Whether you are fond of slugging, prefer ointments over lightweight moisturizers, or are an occlusive addict, chances are you’ve already tried petrolatum. This waxy guy is used in all types of moisturizers, and it’s one of the best ingredients to lock moisture in, hinder water loss, and consolidate the protective barrier, which is why it became a staple in all robust skincare strategies. And now, with the plummeting temperatures, you need petrolatum more than ever to keep your skin moisturized in winter. So what exactly is petrolatum, how does it work, and how to use it for A-class results? If you’ve been pondering these questions, this article will shed some light on all your concerns you may have regarding the benefits of petrolatum for skin.
What is petrolatum?
Petrolatum (or petroleum jelly) is a substance derived from refined petroleum consisting of a mixture of mineral waxes and oils. As for skincare, petrolatum is a very effective occlusive (the most, in fact) that creates a protective film over the skin’s surface to hinder water loss. It also has emollient properties, meaning it can soften and restore the protective barrier. Though it may feel a bit greasy and sticky, petrolatum is non-comedogenic, so it doesn’t clog pores.
Petrolatum benefits for skin
Here’s how petrolatum can benefit your skin:
- Reduces moisture loss: Petrolatum is an effective occlusive, so it forms a water-repellant barrier over the skin’s surface to prevent moisture from evaporating into the atmosphere. Studies found that at a concentration of 5%, it can reduce transepidermal water loss by nearly 98%. Because of its moisture-sealing abilities, petrolatum is often used to relieve skin dehydration, a condition caused by excessive water loss. It’s also the go-to during winter or in low-humidity environments, where skin moisture tends to evaporate faster.
- Repairs skin: Due to its emollient properties, petrolatum provides an instant softening effect and works in the long run to recover the skin. Interestingly, researchers found that petrolatum also increases the levels of filaggrin and loricrin, proteins with an essential role in the formation of the epidermal barrier. More exciting still, another study found that petrolatum has the same skin-repairing effects as a cream containing ceramides, cholesterol, and fatty acids.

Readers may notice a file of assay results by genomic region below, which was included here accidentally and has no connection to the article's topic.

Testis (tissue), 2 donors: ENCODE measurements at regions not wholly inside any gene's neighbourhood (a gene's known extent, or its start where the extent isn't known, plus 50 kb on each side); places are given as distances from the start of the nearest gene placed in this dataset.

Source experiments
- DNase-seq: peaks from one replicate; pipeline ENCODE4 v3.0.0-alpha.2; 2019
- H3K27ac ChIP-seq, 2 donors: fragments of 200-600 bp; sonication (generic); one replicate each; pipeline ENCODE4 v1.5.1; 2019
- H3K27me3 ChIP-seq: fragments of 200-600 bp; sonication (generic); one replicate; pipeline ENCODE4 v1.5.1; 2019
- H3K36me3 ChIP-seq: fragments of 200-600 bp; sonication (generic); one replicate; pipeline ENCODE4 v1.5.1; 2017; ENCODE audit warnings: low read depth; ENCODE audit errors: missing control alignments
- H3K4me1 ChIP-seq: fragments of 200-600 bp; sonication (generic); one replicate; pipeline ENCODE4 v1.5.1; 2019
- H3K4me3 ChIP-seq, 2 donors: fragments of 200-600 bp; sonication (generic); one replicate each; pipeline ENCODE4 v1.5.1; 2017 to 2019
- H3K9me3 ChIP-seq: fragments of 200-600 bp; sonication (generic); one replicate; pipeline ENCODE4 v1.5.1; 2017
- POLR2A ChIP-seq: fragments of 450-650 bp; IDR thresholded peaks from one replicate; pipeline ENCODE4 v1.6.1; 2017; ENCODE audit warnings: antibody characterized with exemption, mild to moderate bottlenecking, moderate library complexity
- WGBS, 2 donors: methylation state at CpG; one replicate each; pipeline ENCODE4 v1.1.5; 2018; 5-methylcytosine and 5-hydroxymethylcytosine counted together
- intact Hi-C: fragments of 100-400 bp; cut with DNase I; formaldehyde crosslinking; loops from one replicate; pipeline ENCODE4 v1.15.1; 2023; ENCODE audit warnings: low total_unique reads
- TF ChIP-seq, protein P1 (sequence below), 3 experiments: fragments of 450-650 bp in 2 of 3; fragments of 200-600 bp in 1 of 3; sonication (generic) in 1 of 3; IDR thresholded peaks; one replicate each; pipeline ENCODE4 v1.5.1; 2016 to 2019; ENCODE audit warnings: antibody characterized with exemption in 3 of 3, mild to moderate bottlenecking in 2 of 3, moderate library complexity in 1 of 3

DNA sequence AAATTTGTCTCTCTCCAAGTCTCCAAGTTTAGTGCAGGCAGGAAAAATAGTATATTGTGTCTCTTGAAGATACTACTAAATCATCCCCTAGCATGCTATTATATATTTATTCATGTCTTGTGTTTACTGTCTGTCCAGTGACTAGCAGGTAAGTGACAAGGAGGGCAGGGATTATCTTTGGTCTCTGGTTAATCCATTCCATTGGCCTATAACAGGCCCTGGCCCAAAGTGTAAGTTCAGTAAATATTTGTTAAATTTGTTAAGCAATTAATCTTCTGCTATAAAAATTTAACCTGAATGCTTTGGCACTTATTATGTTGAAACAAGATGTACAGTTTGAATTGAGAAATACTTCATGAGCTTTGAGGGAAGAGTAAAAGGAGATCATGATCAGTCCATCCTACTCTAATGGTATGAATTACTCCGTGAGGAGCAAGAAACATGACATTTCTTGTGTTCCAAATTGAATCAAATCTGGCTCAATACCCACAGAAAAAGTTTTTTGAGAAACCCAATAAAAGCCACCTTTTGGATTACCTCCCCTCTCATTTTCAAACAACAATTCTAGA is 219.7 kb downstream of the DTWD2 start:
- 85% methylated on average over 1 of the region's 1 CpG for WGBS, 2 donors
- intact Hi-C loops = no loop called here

- Protects: The protective film petrolatum creates over the surface not only hinders water loss but also shields the complexion against environmental aggressors, the reason FDA classifies petrolatum as a skin protectant.
- Increases product absorption: Petrolatum can increase skin penetration, therefore enhancing the absorption of products applied under the occlusive layer. In other words, what you use before petrolatum will provide enhanced benefits. While this is a good thing if we’re talking about applying a hyaluronic acid serum or humectant moisturizer, trapping retinoids or exfoliants under petrolatum can mess up the skin’s barrier. Hence, it’s best to stick with gentle actives while using occlusives.
- Antimicrobial: Petrolatum may as well act as a topical antibiotic to help prevent infection post cosmetic procedures (think chemical peels, laser resurfacing). The reason is that petrolatum can boost some peptides that possess antibacterial properties, supporting the skin to fight infection.
Is it safe?
As far as skincare is concerned, petrolatum is a safe, stable, non-irritating, and non-allergenic ingredient. It’s highly refined and purified, so it doesn’t expose the skin to harsh chemicals. Besides, it’s non-comedogenic, so it doesn’t cause breakouts nor aggravate them.
Does petrolatum penentrate the skin?
Yes, while it leaves a long-lasting protective film over the surface after application, petrolatum also penetrates the skin’s outer layer (stratum corneum), where it supports the barrier recovery process. However, it does not pass through the dermis.
Who should use it?
Overall, everyone can use petrolatum, being the perfect candidate for dry, dehydrated, and cracked skin. On the other side, those with oily and acne-prone complexions should be more cautious as petrolatum can be sticky and leave a greasy feeling.
How to use it
How to use petrolatum mostly depends on the product at hand. You can find petrolatum in different concentrations in all sorts of moisturizers, ointments, and creams, as well as in 100% concentration in Vaseline®. Although it’s safe to use two times a day, in the morning and nighttime routine, we recommend applying your petrolatum product at PM since it may be too heavy and greasy for the day. You should also use occlusives with humectants since the latter pulls water from the environment and the former traps that moisture into the skin.
Read next: The 9 Best Occlusive Moisturizers for Dry, Dehydrated Skin
Women’s Concepts uses reliable sources, including dermatologists’ insights, clinical trials, and scientific journals, to find accurate information and support all the facts shared in our articles. All statements and claims have clear and legit references. Read our editorial policy to learn more about our sources of information, our process of researching and fact-checking the content, and how our team strives to keep all articles updated, completed, and trustworthy.
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